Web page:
Meta’s Nifty New AI Photo Segmentation Tool Cuts Anything Out of an Image

You can instantly remove unwanted objects in photos

Meta has just revealed a beta version of an image segmentation tool that has implications for amateur photo editors but also for scientists, journalists, advertisers, and, well, just about everyone else. 

Meta’s Segment Anything Model (SAM) analyzes an image and uses an AI-based algorithm to split it into its various parts. This goes beyond something like Google’s Magic Eraser, as SAM splits up the entire image, pixel by pixel, to create accurate segmentation models. This means you could identify and remove any object from a photo, from an annoying person in the background to something small in the foreground. 

Meta Image Tool SAM

The model has been trained on a dataset of over one billion images and portions of images, the largest ever dataset for this type of editing tool. There is a demo to try for yourself and a full version to download, though the latter is only available for research purposes (for now.) The algorithm identifies the various objects in a photo, and then you click to choose which gets removed. Eventually, the company says they will pair this technology with AI-based language prompts, so you could just tell the tool something like, “Get rid of that stapler,” for instance.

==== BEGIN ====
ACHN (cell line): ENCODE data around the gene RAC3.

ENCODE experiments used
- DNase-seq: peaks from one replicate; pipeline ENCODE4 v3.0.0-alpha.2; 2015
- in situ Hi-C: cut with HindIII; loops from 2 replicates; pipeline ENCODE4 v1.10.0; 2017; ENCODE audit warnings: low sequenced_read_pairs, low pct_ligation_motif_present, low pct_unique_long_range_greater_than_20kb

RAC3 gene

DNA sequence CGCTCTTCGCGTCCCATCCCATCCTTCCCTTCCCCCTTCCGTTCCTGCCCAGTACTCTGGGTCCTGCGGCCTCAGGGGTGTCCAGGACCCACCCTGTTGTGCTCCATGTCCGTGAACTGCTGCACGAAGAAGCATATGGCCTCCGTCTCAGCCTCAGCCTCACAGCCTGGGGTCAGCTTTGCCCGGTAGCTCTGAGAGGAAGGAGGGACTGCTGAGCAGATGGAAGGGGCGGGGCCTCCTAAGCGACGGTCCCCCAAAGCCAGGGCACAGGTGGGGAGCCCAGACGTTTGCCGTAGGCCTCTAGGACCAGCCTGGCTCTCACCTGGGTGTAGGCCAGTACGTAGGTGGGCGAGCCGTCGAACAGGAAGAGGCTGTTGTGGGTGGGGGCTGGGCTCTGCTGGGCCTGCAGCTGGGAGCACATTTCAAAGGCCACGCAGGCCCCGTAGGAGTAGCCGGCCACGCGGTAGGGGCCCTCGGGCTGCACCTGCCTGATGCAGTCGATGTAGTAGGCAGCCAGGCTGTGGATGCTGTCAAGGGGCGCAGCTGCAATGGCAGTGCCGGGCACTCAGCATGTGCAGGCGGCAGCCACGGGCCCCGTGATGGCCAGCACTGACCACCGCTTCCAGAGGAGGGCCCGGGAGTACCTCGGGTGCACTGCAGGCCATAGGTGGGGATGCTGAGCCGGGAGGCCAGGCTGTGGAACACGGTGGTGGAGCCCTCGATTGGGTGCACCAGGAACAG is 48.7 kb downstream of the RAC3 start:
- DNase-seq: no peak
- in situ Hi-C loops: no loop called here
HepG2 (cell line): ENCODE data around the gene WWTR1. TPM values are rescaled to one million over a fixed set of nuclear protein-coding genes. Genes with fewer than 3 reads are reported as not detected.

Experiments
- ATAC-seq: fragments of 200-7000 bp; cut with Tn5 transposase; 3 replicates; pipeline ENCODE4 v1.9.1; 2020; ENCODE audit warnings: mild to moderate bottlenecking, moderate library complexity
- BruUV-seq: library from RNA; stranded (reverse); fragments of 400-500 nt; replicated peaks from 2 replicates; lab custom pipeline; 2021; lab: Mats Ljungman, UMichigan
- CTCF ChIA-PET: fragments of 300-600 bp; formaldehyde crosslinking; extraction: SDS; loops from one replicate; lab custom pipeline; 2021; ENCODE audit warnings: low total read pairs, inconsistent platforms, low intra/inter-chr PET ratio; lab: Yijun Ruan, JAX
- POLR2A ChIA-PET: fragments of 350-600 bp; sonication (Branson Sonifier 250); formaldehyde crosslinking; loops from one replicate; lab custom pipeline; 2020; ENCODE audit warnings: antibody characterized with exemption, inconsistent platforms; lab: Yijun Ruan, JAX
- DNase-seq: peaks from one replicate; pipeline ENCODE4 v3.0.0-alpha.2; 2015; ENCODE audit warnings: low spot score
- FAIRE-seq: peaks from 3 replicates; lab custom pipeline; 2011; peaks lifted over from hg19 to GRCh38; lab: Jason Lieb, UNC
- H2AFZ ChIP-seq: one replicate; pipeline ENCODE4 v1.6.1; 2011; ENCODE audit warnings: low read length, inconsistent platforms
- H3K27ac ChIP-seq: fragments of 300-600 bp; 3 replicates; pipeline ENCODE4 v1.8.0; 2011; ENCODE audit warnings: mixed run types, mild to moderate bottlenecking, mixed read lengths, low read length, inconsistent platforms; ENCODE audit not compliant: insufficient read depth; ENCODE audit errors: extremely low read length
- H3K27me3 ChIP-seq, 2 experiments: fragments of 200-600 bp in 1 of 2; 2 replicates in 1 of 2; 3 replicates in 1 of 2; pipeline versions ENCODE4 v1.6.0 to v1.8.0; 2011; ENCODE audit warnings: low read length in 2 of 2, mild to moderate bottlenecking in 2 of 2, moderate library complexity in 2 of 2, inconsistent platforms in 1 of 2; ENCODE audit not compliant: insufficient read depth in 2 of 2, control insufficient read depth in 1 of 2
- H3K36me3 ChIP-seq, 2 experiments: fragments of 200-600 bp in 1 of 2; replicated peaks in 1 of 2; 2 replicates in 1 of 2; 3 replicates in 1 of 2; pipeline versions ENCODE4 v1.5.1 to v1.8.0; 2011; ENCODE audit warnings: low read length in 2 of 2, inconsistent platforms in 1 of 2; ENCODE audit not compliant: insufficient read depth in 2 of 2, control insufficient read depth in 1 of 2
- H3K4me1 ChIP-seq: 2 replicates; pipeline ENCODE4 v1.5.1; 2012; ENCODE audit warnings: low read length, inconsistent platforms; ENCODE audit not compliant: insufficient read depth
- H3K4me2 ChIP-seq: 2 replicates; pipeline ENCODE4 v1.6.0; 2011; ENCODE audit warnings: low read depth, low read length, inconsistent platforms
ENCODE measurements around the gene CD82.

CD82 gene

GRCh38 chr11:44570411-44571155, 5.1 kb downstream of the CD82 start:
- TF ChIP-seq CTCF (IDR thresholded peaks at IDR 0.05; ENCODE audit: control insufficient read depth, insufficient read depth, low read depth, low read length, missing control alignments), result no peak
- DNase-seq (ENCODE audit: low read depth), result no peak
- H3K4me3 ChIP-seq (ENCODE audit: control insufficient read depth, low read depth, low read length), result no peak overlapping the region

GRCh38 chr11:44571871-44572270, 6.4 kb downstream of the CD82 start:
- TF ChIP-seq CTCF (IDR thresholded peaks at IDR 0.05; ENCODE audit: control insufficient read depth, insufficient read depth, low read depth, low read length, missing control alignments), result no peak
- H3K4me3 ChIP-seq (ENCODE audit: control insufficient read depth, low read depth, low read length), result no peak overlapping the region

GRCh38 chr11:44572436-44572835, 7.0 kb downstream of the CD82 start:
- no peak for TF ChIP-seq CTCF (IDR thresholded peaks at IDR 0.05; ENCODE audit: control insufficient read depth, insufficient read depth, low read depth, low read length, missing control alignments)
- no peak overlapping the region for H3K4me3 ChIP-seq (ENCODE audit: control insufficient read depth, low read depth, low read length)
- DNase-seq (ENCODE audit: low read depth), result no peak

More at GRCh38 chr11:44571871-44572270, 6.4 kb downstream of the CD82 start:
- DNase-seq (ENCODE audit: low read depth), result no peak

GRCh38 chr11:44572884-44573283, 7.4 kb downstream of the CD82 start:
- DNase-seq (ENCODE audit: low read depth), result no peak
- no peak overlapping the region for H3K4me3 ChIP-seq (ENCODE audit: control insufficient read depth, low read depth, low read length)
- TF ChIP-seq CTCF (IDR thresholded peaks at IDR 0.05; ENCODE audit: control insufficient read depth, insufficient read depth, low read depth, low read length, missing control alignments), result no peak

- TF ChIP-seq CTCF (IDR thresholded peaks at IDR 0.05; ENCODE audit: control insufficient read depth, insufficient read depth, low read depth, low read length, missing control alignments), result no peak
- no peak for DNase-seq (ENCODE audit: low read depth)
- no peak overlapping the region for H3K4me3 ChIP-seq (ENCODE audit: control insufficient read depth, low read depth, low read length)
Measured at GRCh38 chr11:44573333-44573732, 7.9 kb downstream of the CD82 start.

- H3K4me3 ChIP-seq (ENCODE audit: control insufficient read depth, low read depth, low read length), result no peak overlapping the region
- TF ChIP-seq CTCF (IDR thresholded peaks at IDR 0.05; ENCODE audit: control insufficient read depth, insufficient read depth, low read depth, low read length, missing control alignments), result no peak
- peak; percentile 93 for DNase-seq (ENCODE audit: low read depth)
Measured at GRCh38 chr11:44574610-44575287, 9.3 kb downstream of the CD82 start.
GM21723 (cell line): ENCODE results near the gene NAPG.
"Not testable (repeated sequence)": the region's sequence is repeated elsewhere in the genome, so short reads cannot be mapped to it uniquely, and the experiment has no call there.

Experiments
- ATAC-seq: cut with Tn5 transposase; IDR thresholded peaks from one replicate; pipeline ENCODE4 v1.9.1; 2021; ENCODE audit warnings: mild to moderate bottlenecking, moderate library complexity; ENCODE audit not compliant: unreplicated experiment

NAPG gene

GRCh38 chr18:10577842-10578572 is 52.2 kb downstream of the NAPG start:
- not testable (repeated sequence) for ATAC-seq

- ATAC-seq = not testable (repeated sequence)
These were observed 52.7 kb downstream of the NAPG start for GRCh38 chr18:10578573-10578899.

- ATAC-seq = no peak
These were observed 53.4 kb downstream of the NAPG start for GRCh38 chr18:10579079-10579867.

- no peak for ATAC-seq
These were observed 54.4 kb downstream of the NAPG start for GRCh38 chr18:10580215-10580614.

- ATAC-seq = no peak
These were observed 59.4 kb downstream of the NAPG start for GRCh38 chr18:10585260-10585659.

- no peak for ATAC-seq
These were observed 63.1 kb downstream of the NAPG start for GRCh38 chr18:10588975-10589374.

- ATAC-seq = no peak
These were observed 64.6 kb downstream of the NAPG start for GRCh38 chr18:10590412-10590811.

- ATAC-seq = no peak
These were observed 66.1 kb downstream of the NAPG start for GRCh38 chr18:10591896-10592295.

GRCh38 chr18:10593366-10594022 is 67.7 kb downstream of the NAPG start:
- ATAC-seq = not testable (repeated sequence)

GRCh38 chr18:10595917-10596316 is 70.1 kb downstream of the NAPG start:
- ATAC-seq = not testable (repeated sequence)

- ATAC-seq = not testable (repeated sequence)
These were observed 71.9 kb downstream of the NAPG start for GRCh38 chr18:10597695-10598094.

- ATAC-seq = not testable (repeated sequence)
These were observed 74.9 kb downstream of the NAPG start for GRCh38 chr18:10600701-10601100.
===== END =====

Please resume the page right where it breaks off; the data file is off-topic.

This is not just a photo-editing tool, as the technology is easily applied to videos, though Meta says it will be a little while before we get to try that particular aspect of the model. 

This is going to be huge news in the world of photography, with some built-in ethical implications, but Meta says it expects these tools to really catch on with science photographers, journalists, and other professions in which quick image-based turnaround is a must. The company also envisions this technology becoming extremely useful for the self-driving and robotics industries, as each relies on image recognition.

For now, give these tools a whirl and imagine a future in which objects in photos and videos are as interchangeable as Lego blocks. 

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